One of my problems is that I have an awful lot of JR servos, and these are notorious for not being happy at higher voltages! The cost of high voltage replacements would be excessive, to say the least! However, I do have one (vintage) helicopter fitted with high voltage HiTec servos that runs very happily on 2-cell LiFe cells.
LiFes are stable enough to leave in the model for charging, whereas for LiPos, it is generally a good idea to charge them in a safe place (not surrounded by highly inflammable balsa or foam!).
I also don't like the use of regulators or battery backers! Down the years, I've seen these cause far more problems than they've solved. I know of at least two cases where the use of these devices has caused a dramatic reduction in range, and one where a regulator caused so much glitching that the model became dangerous to fly! It was cured instantly by going back to a 4-cell NiMh!
I know some ESCs have built-in regulators for the radio, but some of them have worryingly low current capacity.
To my mind, the best solution is the simplest, and that means using a good quality battery of sufficient capacity, the right voltage and low internal resistance. It also means having as little as possible between the battery and the receiver. My Cobra doesn't even have a switch for the radio! I just plug the NiMh in before the LiPo flight pack!
Keith: You're right! I hadn't realised that 2000mAH AA Eneloops were suddenly in short supply! I've certainly been unimpressed by the higher capacity versions! Just as well I have a couple of spares! To my mind, adding an extra cell is applying a sticking plaster rather than tackling the root cause of the problem!
Back in the NiCad days (shortly before they were withdrawn) I used to use a lot of 1900 mAH sub-C packs. These days I use the 3300mAH NiMhs for the same purposes (helicopters with lots of servos, larger models, etc).
Unfortunately, our hobby is a small consumer of batteries in the grand scheme of things. Most of the bigger manufacturers (Sanyo, Panasonic, etc) seem to be in a numbers race to attract the camera (and other domestic appliance) brigade. This is not necessarily to our advantage!
"Back in the day" we used to fly quite large models on 500mAH DEAC button cells! OK, the servos didn't draw as much current back then, but for all but the most serious flyers, 2000 mAh is more than enough for a day's flying! When I come to top mine up, I find that they rarely take more than 500 mAH.
Planned obsolescence is unfortunately something with which we now have to live. However, I'm an eternal optimist, and I'm sure something will be along soon to fill the gap in the market...!
Keith, try the process I suggested. Discharge at 1 amp down to 1V per cell. Don't worry about reducing the current. Once the pack is "flat", trickle charge at 0.1C (200mA or so) for 10 to 12 hours. Then repeat the 1 amp discharge test.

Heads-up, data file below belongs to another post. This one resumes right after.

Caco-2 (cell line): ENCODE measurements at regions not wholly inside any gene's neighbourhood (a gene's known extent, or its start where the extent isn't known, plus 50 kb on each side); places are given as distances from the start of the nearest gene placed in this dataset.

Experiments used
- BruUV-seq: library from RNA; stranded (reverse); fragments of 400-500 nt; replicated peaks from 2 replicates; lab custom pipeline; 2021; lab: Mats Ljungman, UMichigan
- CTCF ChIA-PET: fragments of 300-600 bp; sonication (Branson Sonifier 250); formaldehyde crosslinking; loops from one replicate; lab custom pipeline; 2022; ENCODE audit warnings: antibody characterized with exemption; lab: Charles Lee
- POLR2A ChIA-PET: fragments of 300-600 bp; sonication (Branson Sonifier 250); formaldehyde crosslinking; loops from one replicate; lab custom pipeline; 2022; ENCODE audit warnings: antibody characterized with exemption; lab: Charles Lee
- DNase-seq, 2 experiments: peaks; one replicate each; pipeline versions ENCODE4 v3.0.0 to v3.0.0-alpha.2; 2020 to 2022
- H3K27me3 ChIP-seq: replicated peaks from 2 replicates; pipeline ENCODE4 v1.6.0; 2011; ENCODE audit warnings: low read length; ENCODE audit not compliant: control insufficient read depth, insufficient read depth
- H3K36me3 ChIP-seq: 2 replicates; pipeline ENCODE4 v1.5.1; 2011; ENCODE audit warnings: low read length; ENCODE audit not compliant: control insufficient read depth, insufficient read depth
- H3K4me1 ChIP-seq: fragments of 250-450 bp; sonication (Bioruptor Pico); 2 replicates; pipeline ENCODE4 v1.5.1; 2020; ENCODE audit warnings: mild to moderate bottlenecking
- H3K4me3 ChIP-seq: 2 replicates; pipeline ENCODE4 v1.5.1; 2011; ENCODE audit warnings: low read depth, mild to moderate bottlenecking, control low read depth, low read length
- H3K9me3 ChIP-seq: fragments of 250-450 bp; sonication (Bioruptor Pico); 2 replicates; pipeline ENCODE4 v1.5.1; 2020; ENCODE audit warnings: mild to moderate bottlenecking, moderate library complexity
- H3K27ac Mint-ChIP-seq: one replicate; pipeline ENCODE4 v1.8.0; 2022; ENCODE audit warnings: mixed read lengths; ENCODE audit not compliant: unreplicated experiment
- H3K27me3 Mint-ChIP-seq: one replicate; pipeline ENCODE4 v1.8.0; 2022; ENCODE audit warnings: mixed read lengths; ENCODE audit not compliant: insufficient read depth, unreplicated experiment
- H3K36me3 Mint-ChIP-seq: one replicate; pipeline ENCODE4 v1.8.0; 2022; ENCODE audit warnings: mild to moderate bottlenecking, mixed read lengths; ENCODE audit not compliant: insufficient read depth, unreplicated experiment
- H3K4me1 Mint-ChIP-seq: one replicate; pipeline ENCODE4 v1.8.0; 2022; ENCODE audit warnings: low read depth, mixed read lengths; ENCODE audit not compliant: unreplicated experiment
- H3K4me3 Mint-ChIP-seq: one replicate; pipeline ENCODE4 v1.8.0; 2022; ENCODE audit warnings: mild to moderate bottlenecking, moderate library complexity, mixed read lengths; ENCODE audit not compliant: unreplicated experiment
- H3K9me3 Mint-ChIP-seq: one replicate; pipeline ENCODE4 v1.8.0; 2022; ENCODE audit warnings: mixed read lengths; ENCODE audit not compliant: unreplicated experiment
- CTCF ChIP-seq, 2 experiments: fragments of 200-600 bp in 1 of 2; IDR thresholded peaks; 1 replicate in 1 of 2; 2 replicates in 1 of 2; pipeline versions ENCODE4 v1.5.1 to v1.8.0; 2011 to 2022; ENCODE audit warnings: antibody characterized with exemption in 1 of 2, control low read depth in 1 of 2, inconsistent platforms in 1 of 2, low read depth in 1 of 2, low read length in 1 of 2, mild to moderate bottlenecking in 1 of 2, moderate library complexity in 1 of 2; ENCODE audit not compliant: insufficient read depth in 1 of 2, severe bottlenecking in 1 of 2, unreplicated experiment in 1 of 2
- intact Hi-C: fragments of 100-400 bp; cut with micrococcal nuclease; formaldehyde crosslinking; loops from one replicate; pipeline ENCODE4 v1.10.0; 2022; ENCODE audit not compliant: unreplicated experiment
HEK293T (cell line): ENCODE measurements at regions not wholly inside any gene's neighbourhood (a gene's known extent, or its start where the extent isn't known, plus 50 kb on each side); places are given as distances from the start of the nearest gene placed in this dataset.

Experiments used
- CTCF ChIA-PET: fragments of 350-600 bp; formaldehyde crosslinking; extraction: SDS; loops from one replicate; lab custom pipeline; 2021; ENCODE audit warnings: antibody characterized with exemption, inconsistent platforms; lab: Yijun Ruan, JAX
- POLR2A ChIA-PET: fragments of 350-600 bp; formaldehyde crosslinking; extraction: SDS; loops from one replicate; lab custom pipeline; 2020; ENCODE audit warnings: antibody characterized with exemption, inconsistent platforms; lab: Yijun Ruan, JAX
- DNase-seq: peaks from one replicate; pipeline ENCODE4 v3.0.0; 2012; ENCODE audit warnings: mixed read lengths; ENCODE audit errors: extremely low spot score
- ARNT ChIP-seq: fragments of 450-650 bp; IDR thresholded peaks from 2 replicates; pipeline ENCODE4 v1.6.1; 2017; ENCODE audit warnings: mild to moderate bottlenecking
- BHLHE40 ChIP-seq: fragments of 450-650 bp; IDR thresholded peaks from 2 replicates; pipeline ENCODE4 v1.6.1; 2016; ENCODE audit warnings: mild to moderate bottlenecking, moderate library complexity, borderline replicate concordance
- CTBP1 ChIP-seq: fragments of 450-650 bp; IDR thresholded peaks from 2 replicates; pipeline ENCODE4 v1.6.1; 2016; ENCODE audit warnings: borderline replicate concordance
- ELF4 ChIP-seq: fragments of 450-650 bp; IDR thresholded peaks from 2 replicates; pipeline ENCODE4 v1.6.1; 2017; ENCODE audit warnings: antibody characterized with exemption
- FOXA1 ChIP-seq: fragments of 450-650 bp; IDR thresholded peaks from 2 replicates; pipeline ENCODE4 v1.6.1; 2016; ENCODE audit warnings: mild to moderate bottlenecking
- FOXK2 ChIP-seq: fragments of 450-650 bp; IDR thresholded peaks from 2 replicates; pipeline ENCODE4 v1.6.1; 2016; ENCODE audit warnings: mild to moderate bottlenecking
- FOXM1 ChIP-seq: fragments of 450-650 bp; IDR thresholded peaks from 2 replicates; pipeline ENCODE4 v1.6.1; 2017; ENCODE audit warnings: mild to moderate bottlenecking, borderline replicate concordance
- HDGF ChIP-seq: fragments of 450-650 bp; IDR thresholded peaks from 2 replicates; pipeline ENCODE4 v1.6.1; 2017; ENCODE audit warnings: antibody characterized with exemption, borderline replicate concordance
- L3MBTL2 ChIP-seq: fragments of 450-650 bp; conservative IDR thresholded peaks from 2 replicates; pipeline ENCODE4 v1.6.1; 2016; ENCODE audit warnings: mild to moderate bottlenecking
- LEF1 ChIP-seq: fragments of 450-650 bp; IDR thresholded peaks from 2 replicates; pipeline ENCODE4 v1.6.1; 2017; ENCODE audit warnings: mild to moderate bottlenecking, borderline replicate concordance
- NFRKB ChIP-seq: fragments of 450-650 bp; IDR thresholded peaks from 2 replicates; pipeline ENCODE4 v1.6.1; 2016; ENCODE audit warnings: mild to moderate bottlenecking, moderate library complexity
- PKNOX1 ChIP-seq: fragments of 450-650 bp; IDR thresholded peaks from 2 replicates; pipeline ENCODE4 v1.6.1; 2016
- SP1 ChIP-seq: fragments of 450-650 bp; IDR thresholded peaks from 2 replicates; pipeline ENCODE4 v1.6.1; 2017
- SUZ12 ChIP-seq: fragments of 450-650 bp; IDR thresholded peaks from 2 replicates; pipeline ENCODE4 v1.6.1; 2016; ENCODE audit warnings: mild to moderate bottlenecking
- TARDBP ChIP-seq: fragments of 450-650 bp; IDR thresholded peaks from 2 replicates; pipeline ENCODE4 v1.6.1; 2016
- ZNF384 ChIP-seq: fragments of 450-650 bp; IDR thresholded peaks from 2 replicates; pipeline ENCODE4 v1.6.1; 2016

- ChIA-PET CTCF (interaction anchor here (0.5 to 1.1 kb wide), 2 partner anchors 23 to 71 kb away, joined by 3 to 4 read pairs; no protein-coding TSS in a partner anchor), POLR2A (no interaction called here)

You might be surprised by the result!
Of course, its always possible you *do* have some duff cells - I have some Vapextech ones like that, but I keep those for bench tests!
I have to say that I've never had a problem with genuine Eneloops, and all my packs are clearly labelled as genuine Eneloops (never come across a genuine one with a white case!). However, I always get the basic 2000mAH ones (or 800 mAH, in the case of the AAA cells) as the higher capacity ones definitely have a higher internal resistance.
Having said that, they are all used in what I would describe as relatively lightly loaded environments. The AAAs are used in my smallest single channel models, and the biggest I fly with the 2000s is a 60 powered KingPin (60s aerobatic model), though that does have four Futaba digital servos on board.
Never had an issue with them, though after the end of the lockdown - which followed a horrible winter - I did make sure to cycle them before use.
First of all, I discharged the 2000s at 1 Amp. Every pack still had between 60-70% of its rated capacity, despite having been left like that for over 6 months!. Following that, I trickled charged them at 1/10C overnight. The result? Full capacity restored!
It is not normally good practice to trickle charge NiMhs because of the danger of overcharging and venting. However, doing it *occasionally* will balance the cells, and NiMhs packs need balancing once in a while to maximise their capacity.
For larger models (some of my big helis), I use 3300mAH sub-C NiMh packs. These have no problems in even the most demanding environments, and can actually help with CofG issues in some models!
Oh, and ALL my packs are simple 4-cells. Never found the need for higher voltages. (And yes, I do have some DSM-2 receivers - some very old!)
I do have one helicopter that I fly with a 2-cell LiFe pack for the radio gear, but that has high voltage servos fitted.
I don't like the idea of using LiPos for flight radios. There are much better (and safer!) technologies around! I can tolerate them for the flight power, because such packs usually have quick access to remove / disconnect when things go wrong. Also, there isn't really much alternative!
But for normal small to medium size models, don't be too quick to write off NiMhs. They are very safe, and if looked after properly will give years of good service.
|Thread: Is it possible to rotate the throttle arm on the SC52 four stroke?|
I've done it on an ASP30FS, and I would imagine the SC is similar. Forget what I had to do now, but I know it wasn't difficult.